the livid hue have usurped their place, the sable honours of
his head have perished, they once waved in the wind like the
jetty pinions of the raven, the skull is only covered by the
shrivelled skin, which the rook views wistfully, and calls to
her young ones. His gaunt bones start from his wrinkled
garments, his voice is deep, hollow, sepulchral[;] it is the
voice which wakes the dead, he has long held converse
with the departed. He attempts to walk he knows not
whither, his legs totter under him, he falls, the boys hoot
him, the dogs bark at him, he hears them not, he sees
them not. — Rest there, Alexy, it beseemeth thee, thy bed is
the grave, thy bride is the worm, yet once thou stoodest
erect, thy cheek was flushed with joyful ardour, thy eye
blazing told what thy head conceived, what thy heart felt,
thy limbs were vigour and activity, thy bosom expanded
with pride, ambition, and desire, every nerve thrilled to
feel, every muscle swelled to execute.

1 Haimatoff, the blight has tainted thee, thou ample
roomy web of life, whereon were traced the gaudy characters,
the gay embroidery of pleasure, how has the moth battened
on thee ; Haimatoff, how has the devouring flame scorched
the plains, once yellow with the harvest ! the simoon, the
parching breath of the desert, has swept over the laughing
plains, the carpet of verdure rolled away at its approach, and
has bared amid desolation. Thou stricken deer, thy leather
coat, thy dappled hide hangs loose upon thee, it was a deadly
arrow, how has it wasted thee, thou scathed oak, how has the
red lightning drank thy sap : Haimatoff, Haimatoff, eat thy
soul with vexation. Let the immeasurable ocean roll be-
tween thee and pride : you must not dwell together.' P. 129.



24 SHELLEY'S REVIEW OF

The episode of Viola is affecting, natural, and
beautiful. We do not ever remember to have seen
the unforgiving fastidiousness of family honor more
awfully illustrated. After the death of her lover,
Viola still expects that he will esteem, still cherishes
the delusion that he is not lost to her for ever.

• She used frequently to go to the window to look for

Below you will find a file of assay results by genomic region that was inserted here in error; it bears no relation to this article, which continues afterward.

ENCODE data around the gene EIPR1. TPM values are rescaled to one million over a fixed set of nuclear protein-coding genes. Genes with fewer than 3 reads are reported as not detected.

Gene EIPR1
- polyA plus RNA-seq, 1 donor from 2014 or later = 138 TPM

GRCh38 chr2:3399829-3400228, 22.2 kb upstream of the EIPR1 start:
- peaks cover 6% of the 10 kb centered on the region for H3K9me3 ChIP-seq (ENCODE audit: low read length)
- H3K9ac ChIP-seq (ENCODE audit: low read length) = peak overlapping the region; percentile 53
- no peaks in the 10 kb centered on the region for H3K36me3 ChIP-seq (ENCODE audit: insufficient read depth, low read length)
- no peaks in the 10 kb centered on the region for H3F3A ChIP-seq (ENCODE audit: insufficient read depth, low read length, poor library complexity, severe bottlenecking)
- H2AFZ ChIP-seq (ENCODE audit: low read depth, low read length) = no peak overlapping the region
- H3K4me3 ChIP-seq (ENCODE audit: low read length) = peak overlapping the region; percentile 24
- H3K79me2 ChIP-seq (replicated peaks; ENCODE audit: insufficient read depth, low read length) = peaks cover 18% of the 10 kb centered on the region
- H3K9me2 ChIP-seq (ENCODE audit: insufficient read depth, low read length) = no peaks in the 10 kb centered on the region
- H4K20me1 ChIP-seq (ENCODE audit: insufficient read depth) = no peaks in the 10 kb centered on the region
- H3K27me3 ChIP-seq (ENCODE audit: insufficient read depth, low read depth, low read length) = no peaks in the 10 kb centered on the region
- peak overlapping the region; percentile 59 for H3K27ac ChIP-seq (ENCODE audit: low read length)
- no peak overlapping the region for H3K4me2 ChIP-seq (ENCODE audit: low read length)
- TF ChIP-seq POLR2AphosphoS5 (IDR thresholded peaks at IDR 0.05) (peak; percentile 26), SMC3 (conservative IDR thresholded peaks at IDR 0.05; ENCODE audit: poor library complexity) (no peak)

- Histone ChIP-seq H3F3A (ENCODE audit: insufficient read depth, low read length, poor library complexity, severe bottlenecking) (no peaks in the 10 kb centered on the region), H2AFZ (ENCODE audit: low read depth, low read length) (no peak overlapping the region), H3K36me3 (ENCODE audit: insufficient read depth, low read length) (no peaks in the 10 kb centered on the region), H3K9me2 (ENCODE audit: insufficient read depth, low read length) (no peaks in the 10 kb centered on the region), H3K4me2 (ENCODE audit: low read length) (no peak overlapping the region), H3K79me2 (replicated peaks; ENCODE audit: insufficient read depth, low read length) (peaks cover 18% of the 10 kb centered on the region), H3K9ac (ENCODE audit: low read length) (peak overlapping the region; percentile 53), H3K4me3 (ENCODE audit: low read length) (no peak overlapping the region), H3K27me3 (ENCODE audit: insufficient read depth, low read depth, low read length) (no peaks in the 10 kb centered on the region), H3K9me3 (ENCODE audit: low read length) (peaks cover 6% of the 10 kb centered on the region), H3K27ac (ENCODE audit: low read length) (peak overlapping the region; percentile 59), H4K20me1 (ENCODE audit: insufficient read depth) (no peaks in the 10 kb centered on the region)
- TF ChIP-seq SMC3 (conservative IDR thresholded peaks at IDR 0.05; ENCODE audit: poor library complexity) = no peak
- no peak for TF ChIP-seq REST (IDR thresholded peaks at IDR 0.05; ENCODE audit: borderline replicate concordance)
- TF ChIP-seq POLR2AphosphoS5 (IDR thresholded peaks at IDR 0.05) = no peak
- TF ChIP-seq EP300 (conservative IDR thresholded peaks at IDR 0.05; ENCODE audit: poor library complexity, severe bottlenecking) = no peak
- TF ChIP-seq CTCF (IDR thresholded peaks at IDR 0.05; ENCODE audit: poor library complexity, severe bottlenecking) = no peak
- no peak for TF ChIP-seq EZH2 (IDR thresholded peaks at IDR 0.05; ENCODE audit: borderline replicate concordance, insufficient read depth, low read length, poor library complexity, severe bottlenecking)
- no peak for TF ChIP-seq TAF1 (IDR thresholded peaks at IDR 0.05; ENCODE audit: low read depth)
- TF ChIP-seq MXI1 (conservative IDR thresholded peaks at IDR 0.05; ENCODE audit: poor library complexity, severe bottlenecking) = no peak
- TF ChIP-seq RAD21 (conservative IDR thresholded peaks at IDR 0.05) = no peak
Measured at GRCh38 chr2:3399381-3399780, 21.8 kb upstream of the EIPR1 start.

him, or walk in the Park to meet him, but without the least
impatience, at his delay. She learnt a new tune, or a new
song to amuse him, she stood behind the door to startle him
as he entered, or disguised herself to surprise him.'

The character of Mary, deserves, we think, to be
considered as the only complete failure in the book.
Every other female whom the author has attempted
to describe is designated by an individuality pecu-
liarly marked and true. They constitute finished
portraits of whatever is eminently simple, graceful,
gentle, or disgustingly atrocious and vile. Mary
alone is the miserable parasite of fashion, the tame
slave of drivelling and drunken folly, the cold
hearted coquette, the lying and meretricious prude.
The means employed to gain this worthless prize
corresponds exactly with its worthlessness. Sir
Fulke 1 Hildebrand is a strenuous tory, Alexy,
on his arrival in England professes himself inclined
to the principles of the whig party, finding that the
Baronet had sworn that his daughter should never

1 Eulke in the original.



" MEMOIRS OF PRINCE ALEXY HAIMA TOFF." 25

marry a whig, he sacrifices his principles and with
inconceivable effrontery thus palliates his apostacy
and falsehood.

'The prejudices of the Baronet,' were strong in proportion
as they were irrational. I resolved rather to humour than
to thwart them. I contrived to be invited to dine in com-
pany with him; I always proposed the health of the
minister, I introduced politics and defended the tory
party in long speeches, I attended clubs and public dinners
of that interest. I do not know whether this conduct was
justifiable ; it may certainly be excused when the circum-
stances of my case are duly considered. I would tear my-
self in pieces, if I suspected that I could be guilty of the
slightest falsehood or prevarication ; (see Lord Chesterfield's
letters for the courtier-like distinction between simulation
and dissimulation,) but there was nothing of that sort here.
I was of no party, consequently, I could not be accused of